Category Archives: Sales

What strengths are useful for a salesperson?

Q: What strengths are useful for a salesperson? What would you say are the strengths I’d want to see in their StrengthsFinder top 5 if recruiting for sales? A: It depends on what kind of sales person you want. What kind of salesperson do you need – is it WOO or is it RELATOR? These two strengths are two sides of the sales coin. Is it more important for this person to be able to win over new people, especially suspicious people? For example, telemarketing, cold calling requires people to love winning strangers over. That’s the WOO StrengthsFinder theme. And it helps to have POSITIVITY (upbeat enthusiasm) when dealing with meanness, rudeness and rejection. Or is it more important for that person to cultivate deep and long-lasting relationships with key clients? That’s where RELATOR comes into play. This person is adept at cultivating deep and close relationships. WOO is breadth, RELATOR is depth. That’s just two strengths. A case could be made for every one of the 34 StrengthsFinder strengths being perfect for some aspect of sales. It’s up to you to figure out what would be perfect for the type of sales role you’re looking to fill. 34 are a lot to sift through though. There are two different categories of strengths that particularly relate to selling. What strengths category is most important to focus on for the role you’re trying to fill?

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Five strengths-related strategies to use in hiring instead of the StrengthsFinder assessment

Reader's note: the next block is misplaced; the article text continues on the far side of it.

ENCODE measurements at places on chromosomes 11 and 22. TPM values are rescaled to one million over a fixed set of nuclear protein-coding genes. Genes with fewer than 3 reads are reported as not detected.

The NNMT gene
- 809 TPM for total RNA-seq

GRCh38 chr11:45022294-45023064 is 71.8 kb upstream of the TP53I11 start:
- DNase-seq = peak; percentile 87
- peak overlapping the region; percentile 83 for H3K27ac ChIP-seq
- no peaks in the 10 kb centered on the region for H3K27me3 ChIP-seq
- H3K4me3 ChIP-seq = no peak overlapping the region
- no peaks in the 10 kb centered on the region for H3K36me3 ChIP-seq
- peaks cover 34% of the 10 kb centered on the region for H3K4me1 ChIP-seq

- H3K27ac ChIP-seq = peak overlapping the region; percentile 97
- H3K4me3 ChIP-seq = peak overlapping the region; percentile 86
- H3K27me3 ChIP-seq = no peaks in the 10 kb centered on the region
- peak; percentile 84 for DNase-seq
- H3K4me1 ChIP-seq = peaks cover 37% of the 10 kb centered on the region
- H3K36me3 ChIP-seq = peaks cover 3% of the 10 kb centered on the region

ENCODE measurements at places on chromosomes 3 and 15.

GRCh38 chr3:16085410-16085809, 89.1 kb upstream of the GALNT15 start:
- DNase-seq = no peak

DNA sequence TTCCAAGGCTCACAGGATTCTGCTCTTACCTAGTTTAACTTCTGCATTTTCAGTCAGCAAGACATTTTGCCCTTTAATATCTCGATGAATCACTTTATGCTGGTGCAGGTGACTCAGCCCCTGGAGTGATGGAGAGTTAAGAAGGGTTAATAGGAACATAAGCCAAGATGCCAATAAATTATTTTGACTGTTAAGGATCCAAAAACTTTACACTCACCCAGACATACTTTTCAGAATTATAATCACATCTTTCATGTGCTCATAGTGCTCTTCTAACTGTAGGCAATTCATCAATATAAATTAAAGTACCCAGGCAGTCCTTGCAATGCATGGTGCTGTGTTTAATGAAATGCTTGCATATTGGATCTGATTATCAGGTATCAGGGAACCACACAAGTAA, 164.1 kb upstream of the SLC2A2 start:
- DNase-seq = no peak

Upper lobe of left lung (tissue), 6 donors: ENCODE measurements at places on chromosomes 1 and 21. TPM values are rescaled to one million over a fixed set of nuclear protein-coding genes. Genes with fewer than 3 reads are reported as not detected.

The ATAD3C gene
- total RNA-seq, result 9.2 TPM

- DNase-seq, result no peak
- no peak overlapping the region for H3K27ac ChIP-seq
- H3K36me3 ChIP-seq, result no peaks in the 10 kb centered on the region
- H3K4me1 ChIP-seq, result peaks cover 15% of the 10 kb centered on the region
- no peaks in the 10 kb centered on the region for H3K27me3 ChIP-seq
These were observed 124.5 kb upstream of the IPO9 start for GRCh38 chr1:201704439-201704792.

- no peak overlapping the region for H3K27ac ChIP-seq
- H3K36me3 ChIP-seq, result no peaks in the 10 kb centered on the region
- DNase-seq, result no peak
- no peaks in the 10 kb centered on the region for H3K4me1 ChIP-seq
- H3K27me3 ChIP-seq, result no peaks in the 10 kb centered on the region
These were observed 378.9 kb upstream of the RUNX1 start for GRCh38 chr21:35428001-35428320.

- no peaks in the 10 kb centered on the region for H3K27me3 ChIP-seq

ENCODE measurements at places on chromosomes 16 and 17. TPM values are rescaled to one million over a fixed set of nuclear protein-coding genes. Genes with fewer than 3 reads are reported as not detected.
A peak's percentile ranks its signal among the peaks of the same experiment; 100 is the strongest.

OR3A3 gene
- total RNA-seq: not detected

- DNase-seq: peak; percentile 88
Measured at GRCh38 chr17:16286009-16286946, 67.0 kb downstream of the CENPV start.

Q: If I were recruiting for sales, could I use StrengthsFinder as a source to be sure a possible candidate would be a good fit? A: The short answer: No. I don’t recommend using the StrengthsFinder assessment formally for hiring. But I do recommend using the StrengthsFinder strengths as part of the hiring process. What to do instead of asking candidates to complete the StrengthsFinder assessment: 1. Hire the person first Would you rather hire a bad candidate that has the WOO StrengthsFinder theme (if that’s what you want on your team) or a great candidate that doesn’t? If you weed out everyone who doesn’t have the strength you’re looking for you may miss out on the ideal candidate. 2. Find out if the person actually uses the strength A StrengthsFinder strength only works if it’s put into action effectively. You have no idea if a person is using that strength, and how they’re using that strength, until the interview process. 3. Don’t trust the planned, trust the spontaneous The strengths part of recruiting and hiring is best done in an interview. That’s when you can see how they spontaneously answer questions. Imagine taking an assessment trying to second-guess what you imagine a potential employer is looking for and tweaking your answers so you get the results you hope. That’s not good data. But ask someone about an example of when they successfully sold and you’ll find out where their strengths are. Or ask open-ended questions and see what direction they head. 4. Don’t be tempted to hire someone like you Don’t do it, unless you make that choice consciously. Usually a team has a culture, a company has a culture and that’s often reflected in the person in charge. Hire someone similar to the person in charge and everyone will get along easily – they’ll think, “this person is like me” – but there’ll be blind spots. Blind spots aren’t helpful. 5. Don’t be tempted to hire for blind spots on the team Wait, didn’t I just say that’s good? It can be, but not if those strengths are simply not needed in that role. And not if it’s the reason you pass up a great candidate that has similar strengths as you in favor of a mediocre or bad candidate that doesn’t.

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